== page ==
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I had some experience with the ACFDT-RPA, but despite its promising features it's not practical most of the time, and for that reason, I'm looking for a new method for reference calculations.

QMC is the first alternative for me. Since I'm not familiar with QMC, what are its advantages/disadvantages over ACFDT-RPA? For example, is it computationally more expensive? Is restarting the calculation possible? (it's not possible with the ACFDT-RPA since it's implemented as a post-processing method due to its cost).

Principally, both methods give the exact ground state energy.

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    $\begingroup$ +1. But there's 15 different types of QMC listed here and they have varying computational costs. MP2 costs O(N^5) for N orbitals, and I don't know about ACFDT-RPA, but if you want to know the cost of ACFDT-RPA you might have to ask a separate question: mattermodeling.meta.stackexchange.com/q/193/5. You are asking whether QMC is more expensive than "all other correlated methods" which is too open-ended in my opinion. A better question might be to choose a particular QMC and a particular correlated method and ask which costs more. $\endgroup$ Sep 13 '20 at 20:24
  • $\begingroup$ I got your point, but I have no experience with the QMC calculations, that's why I asked. If it's not something expensive than MP2 or ACFDT-RPA in general, I will probably be interested in it. Your suggestion also sounds good. I'll ask a question like that then by editing this question. $\endgroup$
    – Alfred
    Sep 13 '20 at 20:36
  • $\begingroup$ QMC methods tend to be "heuristics", so the run time varies. It also depends on how small you want your error bar (QMC methods tend to be stochastic so they don't give just one number, but instead a number with an error bar). DMC can in principle be as expensive as FCI, if you want to use FCI to fix your wavefunction nodes. Maybe "what are the advantages/disadvantages of QMC over ACFDT-RPA" is a better question. Computational cost is not easily compared because in DMC the cost can be low or high depending on the accuracy you want, and depending on the nature of the wavefunction and the system. $\endgroup$ Sep 13 '20 at 21:17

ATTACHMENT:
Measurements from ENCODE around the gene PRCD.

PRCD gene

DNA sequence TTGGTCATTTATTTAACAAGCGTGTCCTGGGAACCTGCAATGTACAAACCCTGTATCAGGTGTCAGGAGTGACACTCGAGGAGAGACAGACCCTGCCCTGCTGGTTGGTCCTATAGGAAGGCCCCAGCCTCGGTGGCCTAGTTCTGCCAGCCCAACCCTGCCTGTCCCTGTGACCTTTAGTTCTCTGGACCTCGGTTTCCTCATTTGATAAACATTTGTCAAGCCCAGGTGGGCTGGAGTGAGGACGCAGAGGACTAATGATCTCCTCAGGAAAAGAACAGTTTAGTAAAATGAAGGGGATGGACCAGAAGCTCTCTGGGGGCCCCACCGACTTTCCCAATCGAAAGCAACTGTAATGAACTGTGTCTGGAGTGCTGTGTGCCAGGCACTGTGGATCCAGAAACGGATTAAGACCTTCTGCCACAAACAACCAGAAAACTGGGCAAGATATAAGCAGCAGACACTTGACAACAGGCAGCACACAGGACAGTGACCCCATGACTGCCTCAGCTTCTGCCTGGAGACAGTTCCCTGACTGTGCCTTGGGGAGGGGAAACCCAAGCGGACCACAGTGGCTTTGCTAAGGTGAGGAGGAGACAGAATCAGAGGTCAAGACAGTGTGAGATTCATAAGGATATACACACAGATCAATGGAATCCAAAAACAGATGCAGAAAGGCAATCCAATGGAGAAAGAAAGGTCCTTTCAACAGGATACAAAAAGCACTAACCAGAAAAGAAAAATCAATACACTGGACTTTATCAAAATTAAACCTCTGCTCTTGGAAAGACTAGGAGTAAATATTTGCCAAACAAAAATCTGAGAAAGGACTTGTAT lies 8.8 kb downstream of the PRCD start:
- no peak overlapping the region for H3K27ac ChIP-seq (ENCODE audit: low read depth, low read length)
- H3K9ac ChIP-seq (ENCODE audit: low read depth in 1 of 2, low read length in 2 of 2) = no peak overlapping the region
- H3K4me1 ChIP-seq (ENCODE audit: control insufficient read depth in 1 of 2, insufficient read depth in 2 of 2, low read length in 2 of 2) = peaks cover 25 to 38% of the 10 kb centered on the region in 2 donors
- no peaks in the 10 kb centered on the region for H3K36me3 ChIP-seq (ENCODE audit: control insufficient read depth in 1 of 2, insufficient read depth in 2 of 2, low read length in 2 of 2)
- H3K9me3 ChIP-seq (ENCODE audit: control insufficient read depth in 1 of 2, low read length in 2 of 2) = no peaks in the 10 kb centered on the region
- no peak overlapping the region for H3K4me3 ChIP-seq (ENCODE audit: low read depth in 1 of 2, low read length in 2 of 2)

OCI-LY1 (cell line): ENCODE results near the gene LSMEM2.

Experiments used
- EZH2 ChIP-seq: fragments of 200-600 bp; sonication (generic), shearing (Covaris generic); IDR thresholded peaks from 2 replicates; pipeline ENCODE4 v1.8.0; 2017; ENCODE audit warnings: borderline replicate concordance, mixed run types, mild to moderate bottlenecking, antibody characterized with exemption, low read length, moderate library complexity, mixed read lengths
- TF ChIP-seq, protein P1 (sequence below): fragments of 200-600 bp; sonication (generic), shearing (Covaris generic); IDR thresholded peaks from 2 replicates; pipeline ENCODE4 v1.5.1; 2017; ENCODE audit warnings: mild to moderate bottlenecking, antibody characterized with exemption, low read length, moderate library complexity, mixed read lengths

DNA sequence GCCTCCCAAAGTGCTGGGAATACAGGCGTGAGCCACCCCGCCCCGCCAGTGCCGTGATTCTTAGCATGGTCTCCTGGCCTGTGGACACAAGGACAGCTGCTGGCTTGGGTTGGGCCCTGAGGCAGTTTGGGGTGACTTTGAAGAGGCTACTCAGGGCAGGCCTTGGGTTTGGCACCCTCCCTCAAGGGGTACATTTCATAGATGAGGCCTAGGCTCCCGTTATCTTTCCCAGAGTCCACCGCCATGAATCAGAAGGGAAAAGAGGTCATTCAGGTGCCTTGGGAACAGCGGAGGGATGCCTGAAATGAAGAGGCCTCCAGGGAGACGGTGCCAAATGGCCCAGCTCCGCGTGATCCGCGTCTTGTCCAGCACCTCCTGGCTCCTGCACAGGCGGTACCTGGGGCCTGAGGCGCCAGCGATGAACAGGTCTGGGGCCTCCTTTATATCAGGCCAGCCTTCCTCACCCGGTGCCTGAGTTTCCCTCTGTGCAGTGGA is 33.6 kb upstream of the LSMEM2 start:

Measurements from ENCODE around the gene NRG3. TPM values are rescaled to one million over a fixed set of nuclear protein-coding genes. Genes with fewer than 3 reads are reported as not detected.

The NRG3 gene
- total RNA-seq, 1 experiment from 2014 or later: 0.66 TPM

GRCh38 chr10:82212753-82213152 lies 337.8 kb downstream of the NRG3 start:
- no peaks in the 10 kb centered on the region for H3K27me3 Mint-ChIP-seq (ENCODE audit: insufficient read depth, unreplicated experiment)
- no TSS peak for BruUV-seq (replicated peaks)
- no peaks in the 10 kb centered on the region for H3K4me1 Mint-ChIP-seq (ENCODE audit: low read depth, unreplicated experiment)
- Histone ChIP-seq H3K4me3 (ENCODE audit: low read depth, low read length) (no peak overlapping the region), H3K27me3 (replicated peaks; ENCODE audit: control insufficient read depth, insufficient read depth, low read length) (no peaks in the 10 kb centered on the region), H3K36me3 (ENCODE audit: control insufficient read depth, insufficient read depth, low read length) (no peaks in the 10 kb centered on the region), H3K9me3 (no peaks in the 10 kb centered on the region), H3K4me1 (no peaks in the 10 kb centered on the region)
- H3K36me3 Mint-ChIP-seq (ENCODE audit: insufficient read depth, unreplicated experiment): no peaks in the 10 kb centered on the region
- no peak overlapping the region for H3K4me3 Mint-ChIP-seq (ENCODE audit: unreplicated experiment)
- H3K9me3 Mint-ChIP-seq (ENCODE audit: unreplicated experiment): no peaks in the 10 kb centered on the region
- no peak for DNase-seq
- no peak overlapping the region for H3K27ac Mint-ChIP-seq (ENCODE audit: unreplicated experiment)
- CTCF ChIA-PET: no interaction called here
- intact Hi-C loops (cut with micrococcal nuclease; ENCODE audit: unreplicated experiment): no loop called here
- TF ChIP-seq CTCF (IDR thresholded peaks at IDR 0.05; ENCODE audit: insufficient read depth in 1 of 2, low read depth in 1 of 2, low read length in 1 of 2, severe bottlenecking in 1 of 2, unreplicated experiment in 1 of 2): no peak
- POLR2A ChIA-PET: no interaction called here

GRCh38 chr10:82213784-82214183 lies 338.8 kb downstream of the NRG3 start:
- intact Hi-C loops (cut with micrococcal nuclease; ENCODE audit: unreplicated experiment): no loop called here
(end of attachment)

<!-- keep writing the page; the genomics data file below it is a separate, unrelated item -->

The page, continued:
• $\begingroup$ The question has now improved. I'd say that the advantages are that you can restart the calculation, parallelize very well, and if you can wait long enough you might be able to converge to arbitrary accuracy, while the disadvantages will be the requirement of a lot of resources (many CPUs and a lot of time) and stochasticity (you don't get a number, but a number with some error-bar which will be quite big if you don't run the calculation for long enough). $\endgroup$ Sep 13 '20 at 22:36
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    $\begingroup$ It depends on so many things: how many electrons, how many orbitals, how strongly correlated are the electrons, etc. $\endgroup$ Sep 14 '20 at 2:28
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Advantage for QMC:

While this question is quite open ended due to there being at least 15 different types of QMC, one thing that all 15 of those methods have in common is that as far as I know they can all be restarted when the calculation has to stop for whatever reason. Since you pointed out that ACFDT-RPA calculations cannot be restarted, the ability to restart a calculation provides us with at least one advantage that QMC has over ACFDT-RPA.

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